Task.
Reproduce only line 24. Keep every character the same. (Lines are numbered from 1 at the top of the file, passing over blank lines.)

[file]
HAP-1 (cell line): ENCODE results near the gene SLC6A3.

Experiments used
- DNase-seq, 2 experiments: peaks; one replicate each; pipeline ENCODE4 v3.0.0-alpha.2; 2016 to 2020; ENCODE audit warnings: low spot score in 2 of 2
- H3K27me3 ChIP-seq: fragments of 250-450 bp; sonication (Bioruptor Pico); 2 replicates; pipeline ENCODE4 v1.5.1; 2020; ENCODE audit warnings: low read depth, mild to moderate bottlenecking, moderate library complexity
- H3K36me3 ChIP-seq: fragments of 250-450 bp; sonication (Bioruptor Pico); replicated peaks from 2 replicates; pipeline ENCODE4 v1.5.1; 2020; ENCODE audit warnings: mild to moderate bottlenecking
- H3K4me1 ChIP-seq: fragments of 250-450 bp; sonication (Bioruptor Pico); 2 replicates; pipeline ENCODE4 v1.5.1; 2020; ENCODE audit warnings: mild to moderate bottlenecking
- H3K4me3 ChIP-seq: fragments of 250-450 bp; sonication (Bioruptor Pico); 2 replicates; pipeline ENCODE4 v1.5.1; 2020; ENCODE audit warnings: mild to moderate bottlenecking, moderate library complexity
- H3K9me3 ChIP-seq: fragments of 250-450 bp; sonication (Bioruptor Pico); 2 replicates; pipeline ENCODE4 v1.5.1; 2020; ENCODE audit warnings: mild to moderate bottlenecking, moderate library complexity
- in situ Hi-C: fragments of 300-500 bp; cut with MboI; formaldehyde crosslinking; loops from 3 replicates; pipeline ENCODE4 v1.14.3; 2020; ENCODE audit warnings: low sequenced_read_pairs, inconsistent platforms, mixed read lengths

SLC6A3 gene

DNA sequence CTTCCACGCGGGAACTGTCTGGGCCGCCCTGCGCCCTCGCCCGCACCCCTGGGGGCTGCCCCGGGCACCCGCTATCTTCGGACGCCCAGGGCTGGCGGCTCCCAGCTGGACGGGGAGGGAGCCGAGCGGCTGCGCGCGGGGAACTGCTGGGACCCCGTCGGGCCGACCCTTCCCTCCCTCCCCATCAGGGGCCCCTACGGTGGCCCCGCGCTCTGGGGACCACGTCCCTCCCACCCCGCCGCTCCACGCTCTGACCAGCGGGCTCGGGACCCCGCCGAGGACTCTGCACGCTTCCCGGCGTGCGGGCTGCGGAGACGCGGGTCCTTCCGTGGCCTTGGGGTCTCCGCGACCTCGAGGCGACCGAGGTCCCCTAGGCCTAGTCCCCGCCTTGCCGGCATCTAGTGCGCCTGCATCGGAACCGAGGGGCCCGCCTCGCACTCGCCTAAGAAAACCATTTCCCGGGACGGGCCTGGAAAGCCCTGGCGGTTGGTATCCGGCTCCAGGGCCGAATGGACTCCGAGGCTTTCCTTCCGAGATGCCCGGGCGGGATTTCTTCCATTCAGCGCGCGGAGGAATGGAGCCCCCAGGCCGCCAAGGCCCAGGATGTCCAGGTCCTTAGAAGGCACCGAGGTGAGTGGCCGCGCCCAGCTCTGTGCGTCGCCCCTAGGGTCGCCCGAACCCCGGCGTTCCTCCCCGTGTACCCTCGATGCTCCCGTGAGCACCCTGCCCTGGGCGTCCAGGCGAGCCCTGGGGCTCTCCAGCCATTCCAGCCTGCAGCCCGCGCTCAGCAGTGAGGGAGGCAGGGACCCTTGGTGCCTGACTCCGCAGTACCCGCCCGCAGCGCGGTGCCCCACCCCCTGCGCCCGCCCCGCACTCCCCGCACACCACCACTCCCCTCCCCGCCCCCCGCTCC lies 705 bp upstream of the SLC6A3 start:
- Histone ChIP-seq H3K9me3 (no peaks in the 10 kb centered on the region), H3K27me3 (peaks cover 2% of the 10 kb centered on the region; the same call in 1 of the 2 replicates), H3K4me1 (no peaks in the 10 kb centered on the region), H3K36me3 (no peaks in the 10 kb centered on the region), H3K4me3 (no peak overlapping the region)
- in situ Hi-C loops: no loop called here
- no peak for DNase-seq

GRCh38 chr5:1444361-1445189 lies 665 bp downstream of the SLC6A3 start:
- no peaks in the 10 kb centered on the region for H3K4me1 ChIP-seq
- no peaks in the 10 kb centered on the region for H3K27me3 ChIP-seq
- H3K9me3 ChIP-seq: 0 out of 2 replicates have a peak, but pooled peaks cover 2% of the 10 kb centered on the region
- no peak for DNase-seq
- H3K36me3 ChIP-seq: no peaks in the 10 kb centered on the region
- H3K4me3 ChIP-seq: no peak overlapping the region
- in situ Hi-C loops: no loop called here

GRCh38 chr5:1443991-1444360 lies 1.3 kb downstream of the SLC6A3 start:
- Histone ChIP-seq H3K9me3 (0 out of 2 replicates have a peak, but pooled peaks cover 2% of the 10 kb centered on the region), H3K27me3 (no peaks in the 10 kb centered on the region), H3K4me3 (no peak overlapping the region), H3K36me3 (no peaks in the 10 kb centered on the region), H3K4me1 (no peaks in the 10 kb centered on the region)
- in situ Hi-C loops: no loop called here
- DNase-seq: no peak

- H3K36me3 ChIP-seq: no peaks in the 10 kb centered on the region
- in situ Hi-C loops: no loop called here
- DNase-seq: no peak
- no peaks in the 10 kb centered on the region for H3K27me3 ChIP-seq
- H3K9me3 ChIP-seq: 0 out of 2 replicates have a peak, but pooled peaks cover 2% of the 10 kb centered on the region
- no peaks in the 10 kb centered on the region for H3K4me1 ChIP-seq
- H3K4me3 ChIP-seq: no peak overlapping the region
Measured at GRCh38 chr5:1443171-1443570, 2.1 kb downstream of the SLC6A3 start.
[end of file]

- Histone ChIP-seq H3K9me3 (0 out of 2 replicates have a peak, but pooled peaks cover 2% of the 10 kb centered on the region), H3K27me3 (no peaks in the 10 kb centered on the region), H3K4me3 (no peak overlapping the region), H3K36me3 (no peaks in the 10 kb centered on the region), H3K4me1 (no peaks in the 10 kb centered on the region)